GUANTANAMO BAY, Cuba - Military officials say that prisoners at the detention center here have provided a steady stream of valuable intelligence to interrogators during the past two years, including information about al-Qaida's use of charities as false fund-raising fronts and about the recruitment of Muslim men in Europe.
In interviews during an arranged tour, military and intelligence officials asserted that detainees who had been cooperating with interrogators had also provided information about al-Qaida's chemical and biological weapons efforts and how the group trains suicide bombers.
"We have been able as a result of information gained here to take operational actions, even military campaigns," said Steve Rodriguez, a veteran intelligence officer who oversees the interrogation teams - which operate 24 hours a day here. "There are instances of learning about active cells, and we have taken action to see that the cell was broken."
The sweeping set of official assertions about the value of the detention center at Guantanamo is part of an overall effort by the Bush administration to counter increasing criticism here and abroad about the operation, along with new allegations of mistreatment of prisoners here.
Another U.S. official said that analysts had been able to attain an understanding of a kind of underground network in Europe in which young Muslims are selected and then drawn into al-Qaida by imams and Islamic cultural centers and eventually sent to Afghanistan.
Efforts in Europe to counter al-Qaida have taken on urgency since the Madrid, Spain, bombings March 11.
Rodriguez said that despite the fact that some of the detainees had been at Guantanamo for nearly two years, their information was still useful. "I thought that when I first came here there would be little to gain," he said. "But when they talk about what happens in certain operational theaters, the locations of certain pathways, that information doesn't perish."
The first military tribunals for some prisoners might occur as early as summer, which is expected to engender new criticism. In addition to the many challenges to the legal basis the United States has noted to justify the detentions, several recently released prisoners have provided accounts to journalists of mistreatment ranging from enforced privation and petty cruelty to beatings and planned humiliations.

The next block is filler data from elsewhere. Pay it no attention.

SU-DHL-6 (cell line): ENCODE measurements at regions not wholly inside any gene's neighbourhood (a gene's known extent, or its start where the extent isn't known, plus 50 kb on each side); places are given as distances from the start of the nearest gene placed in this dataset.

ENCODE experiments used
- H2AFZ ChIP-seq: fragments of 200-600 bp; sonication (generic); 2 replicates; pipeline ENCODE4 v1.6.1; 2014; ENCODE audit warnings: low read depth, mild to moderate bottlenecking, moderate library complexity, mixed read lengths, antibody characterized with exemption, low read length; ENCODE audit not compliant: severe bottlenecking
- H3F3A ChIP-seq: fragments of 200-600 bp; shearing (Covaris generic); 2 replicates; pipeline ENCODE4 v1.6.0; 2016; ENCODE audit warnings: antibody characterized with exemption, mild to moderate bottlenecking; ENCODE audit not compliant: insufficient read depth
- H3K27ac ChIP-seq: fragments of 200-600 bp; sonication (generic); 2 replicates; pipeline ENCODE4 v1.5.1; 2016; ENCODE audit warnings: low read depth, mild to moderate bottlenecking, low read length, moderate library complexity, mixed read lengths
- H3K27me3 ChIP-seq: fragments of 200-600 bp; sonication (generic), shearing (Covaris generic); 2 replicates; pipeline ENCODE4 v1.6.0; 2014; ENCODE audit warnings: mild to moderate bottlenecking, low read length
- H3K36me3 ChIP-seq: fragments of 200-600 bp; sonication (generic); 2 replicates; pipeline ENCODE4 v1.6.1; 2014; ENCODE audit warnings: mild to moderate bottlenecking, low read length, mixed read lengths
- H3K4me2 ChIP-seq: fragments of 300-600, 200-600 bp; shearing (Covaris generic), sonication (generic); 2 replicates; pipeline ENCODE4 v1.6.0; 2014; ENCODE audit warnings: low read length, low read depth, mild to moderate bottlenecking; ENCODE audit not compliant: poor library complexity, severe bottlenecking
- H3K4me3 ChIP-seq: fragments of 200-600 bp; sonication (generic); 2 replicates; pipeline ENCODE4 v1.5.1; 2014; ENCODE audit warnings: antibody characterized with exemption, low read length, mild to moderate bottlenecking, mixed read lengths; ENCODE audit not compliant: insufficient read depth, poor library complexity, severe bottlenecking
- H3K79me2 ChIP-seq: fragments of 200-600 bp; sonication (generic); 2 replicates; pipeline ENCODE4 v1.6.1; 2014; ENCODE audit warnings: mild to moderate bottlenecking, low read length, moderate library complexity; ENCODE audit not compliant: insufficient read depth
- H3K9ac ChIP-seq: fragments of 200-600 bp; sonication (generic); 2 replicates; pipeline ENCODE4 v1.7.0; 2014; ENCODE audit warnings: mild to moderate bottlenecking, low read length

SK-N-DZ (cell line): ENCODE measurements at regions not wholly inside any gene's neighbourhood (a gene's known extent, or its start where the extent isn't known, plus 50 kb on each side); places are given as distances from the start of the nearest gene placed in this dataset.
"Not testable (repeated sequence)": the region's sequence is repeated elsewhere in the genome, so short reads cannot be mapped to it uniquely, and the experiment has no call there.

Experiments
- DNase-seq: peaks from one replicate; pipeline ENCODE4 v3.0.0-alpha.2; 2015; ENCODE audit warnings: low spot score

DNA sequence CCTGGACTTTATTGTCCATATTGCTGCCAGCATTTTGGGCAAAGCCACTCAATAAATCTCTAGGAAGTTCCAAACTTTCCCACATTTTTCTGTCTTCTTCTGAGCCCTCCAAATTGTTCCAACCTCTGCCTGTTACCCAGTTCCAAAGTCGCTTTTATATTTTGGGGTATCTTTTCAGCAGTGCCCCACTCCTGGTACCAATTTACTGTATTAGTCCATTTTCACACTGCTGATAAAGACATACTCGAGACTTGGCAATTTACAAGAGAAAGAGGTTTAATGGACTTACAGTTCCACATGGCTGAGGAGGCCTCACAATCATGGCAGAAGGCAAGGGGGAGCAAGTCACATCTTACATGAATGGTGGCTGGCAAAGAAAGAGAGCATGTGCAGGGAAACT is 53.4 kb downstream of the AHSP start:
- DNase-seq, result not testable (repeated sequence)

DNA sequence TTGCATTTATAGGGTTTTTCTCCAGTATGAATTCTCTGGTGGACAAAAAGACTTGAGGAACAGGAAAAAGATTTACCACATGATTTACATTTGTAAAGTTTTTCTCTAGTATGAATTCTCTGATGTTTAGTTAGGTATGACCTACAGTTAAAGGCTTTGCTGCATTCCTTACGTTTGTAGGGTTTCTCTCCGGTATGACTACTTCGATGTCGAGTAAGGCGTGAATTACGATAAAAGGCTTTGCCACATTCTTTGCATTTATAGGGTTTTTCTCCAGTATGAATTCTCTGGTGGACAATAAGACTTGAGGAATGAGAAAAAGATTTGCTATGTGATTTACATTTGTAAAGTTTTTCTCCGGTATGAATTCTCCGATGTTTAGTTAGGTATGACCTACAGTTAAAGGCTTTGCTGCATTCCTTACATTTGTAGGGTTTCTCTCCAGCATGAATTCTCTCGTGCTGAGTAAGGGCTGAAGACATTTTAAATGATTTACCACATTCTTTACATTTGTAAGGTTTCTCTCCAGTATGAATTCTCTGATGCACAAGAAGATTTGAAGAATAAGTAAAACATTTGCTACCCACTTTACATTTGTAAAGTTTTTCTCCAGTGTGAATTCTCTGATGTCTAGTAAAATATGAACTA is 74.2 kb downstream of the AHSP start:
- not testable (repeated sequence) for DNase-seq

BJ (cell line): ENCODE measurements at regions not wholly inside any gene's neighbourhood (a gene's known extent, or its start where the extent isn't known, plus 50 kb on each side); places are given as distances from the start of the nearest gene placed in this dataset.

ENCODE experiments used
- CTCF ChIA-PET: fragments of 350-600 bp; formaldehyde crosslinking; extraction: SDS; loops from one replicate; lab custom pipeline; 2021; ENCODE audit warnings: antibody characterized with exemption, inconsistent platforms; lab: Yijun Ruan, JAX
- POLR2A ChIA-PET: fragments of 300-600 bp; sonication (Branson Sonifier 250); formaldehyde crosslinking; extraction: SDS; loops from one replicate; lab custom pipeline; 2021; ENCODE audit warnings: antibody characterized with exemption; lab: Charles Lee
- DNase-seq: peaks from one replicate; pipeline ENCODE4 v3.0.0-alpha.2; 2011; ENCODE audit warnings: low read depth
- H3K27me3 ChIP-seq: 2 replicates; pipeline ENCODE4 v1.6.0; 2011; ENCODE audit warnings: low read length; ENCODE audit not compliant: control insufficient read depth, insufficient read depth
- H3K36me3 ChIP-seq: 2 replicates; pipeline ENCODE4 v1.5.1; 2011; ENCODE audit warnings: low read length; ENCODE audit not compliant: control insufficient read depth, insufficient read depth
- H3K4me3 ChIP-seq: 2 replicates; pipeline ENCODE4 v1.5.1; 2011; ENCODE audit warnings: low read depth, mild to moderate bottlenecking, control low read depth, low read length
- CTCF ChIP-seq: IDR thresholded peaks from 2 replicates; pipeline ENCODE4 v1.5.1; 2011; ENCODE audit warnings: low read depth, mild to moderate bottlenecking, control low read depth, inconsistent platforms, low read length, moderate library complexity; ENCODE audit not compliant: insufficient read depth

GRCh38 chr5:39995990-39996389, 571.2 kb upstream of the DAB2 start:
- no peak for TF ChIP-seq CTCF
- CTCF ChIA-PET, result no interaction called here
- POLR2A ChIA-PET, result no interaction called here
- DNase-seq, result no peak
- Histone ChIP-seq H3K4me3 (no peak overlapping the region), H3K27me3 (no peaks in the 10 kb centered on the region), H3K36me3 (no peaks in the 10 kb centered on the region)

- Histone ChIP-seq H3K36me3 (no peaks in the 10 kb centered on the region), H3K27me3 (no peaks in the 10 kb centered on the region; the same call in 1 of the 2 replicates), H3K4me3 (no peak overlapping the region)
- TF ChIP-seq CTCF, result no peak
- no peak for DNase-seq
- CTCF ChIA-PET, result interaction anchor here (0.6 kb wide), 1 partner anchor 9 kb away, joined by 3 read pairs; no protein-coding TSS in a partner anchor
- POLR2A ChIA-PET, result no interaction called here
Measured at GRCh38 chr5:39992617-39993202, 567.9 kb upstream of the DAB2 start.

In an apparent effort to counter that criticism, officials offered to talk in far greater detail than they had previously about their interrogation techniques and what they say are important intelligence harvests from the detainees. The officials also denied the specific allegations of mistreatment made by prisoners recently returned to Britain whose accounts appeared in British newspapers and from Afghans who spoke to The New York Times in Kabul.
However, there is no way to verify independently the situation as described by the U.S. officials, just as the recent accounts by the former prisoners of mistreatment cannot be confirmed independently.
Rodriguez said a large number of the 610 detainees had not been cooperative with their interrogators. He said at least 50 were "ardent jihadists and have no qualms about telling you that if they got out they would go and kill more Americans."
Rodriguez's emphasis on the most hard-core detainees raises one of the significant questions about Guantanamo: Does the prison camp also house large numbers of innocent men who were swept up in the chaotic aftermath of the Afghanistan war? Human rights groups and family members of those who have been detained have said that the United States has committed a gross injustice by imprisoning many people who were in Afghanistan or Pakistan for reasons other than to join the Taliban or fight with al-Qaida. More than 100 prisoners from Guantanamo have been released.
Three former British prisoners who are friends from the city of Tipton said in interviews published this month in The Sunday Observer that they were arrested after they had gone to the region to arrange a marriage for one of the men. One of the other men was to serve as best man. They spoke of beatings and abuse by U.S. soldiers.
Maj. Gen. Geoffrey Miller, the departing commander of the Joint Task Force, which runs the prison camp at Guantanamo, denied the allegations.
He also said he was confident that all the men there had been properly screened and fit the definition of an enemy combatant. "These people have a number of cover stories," he said. "I can say with certainty that the British detainees were here for an appropriate reason."
Rodriguez said, "If I were to believe the stories they tell me at first, then 90 percent of them are innocent rug merchants."